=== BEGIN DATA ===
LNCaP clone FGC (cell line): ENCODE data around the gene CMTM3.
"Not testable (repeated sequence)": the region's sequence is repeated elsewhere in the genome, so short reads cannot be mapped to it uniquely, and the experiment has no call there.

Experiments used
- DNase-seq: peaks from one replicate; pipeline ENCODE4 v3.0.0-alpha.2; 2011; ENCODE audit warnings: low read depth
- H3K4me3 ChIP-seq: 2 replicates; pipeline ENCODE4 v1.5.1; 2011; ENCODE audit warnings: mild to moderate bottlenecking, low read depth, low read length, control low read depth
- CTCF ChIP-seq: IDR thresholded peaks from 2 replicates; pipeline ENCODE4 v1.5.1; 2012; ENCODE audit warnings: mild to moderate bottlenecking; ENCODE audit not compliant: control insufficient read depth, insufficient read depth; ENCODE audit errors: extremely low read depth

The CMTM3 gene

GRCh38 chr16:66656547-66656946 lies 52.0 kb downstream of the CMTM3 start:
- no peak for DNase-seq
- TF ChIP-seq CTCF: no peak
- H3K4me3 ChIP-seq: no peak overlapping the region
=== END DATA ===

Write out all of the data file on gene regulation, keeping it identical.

LNCaP clone FGC (cell line): ENCODE data around the gene CMTM3.
"Not testable (repeated sequence)": the region's sequence is repeated elsewhere in the genome, so short reads cannot be mapped to it uniquely, and the experiment has no call there.

Experiments used
- DNase-seq: peaks from one replicate; pipeline ENCODE4 v3.0.0-alpha.2; 2011; ENCODE audit warnings: low read depth
- H3K4me3 ChIP-seq: 2 replicates; pipeline ENCODE4 v1.5.1; 2011; ENCODE audit warnings: mild to moderate bottlenecking, low read depth, low read length, control low read depth
- CTCF ChIP-seq: IDR thresholded peaks from 2 replicates; pipeline ENCODE4 v1.5.1; 2012; ENCODE audit warnings: mild to moderate bottlenecking; ENCODE audit not compliant: control insufficient read depth, insufficient read depth; ENCODE audit errors: extremely low read depth

The CMTM3 gene

GRCh38 chr16:66656547-66656946 lies 52.0 kb downstream of the CMTM3 start:
- no peak for DNase-seq
- TF ChIP-seq CTCF: no peak
- H3K4me3 ChIP-seq: no peak overlapping the region